Why a World Religions Course Should Be Reguired for High School Students

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  • Topic: Religion, Christianity, Islam
  • Pages : 4 (1273 words )
  • Download(s) : 821
  • Published : September 25, 2010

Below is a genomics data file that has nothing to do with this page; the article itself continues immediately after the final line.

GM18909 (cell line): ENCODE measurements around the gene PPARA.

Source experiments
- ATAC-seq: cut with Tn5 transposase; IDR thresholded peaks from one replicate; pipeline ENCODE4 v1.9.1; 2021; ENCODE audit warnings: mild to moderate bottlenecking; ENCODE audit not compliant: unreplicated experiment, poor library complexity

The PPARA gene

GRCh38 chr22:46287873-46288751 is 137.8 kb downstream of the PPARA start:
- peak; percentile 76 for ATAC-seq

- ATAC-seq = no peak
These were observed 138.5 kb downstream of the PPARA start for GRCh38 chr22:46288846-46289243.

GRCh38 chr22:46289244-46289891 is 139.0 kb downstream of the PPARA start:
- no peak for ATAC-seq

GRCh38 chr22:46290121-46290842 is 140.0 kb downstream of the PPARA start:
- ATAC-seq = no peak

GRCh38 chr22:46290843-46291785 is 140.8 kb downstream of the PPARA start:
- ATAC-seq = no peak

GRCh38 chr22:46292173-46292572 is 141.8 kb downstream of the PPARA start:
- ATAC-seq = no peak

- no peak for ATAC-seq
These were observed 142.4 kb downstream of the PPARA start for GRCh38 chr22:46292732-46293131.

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Why a World Religions Course Should be Required for High School Students Our nation’s founding fathers put forth an amendment to the United States Constitution declaring that it is every American citizen’s sole right as a human being to practice whatever religion he pleases without repercussion from his government. Since then, the U.S has become a “melting pot” of a variety of cultures and religions. In fact, we have come to be known as the “nation of immigrants” in that the United States of America is one of the most culturally diverse countries in the world. Our nation’s tolerance for religious freedom has resulted in an astonishing number of organized faiths about which most of us know little about. The lack of knowledge over our nation’s assortment of religious cultures can easily lead to unwarranted behavior and dire consequences. It only makes sense that we learn to understand our fellow man with whom we share this nation and this world. There is no better starting point for this transformation than with students at a high school level who are still at a formative age and are just beginning to grasp the world around them. Therefore, it should be required for all high school students to take a World Religions course in order to graduate. In many incidents in this country and abroad, those that are not exposed to other cultures and religions possess a limited view of the world. Ignorance at this level perpetuates a fear of the unknown and can ultimately lead to discrimination against those that are different from themselves. It is essential for students to acquire a stronger knowledge of important religious cultures in order to help prevent targeted acts of religious “hate violence” in our schools and our communities. According to Carrie Kilman, author of “One Nation, Many Gods,” students who had to take a world religions course, required for graduation, at a Modesto, California high school, proclaimed to researchers time and time again that they...
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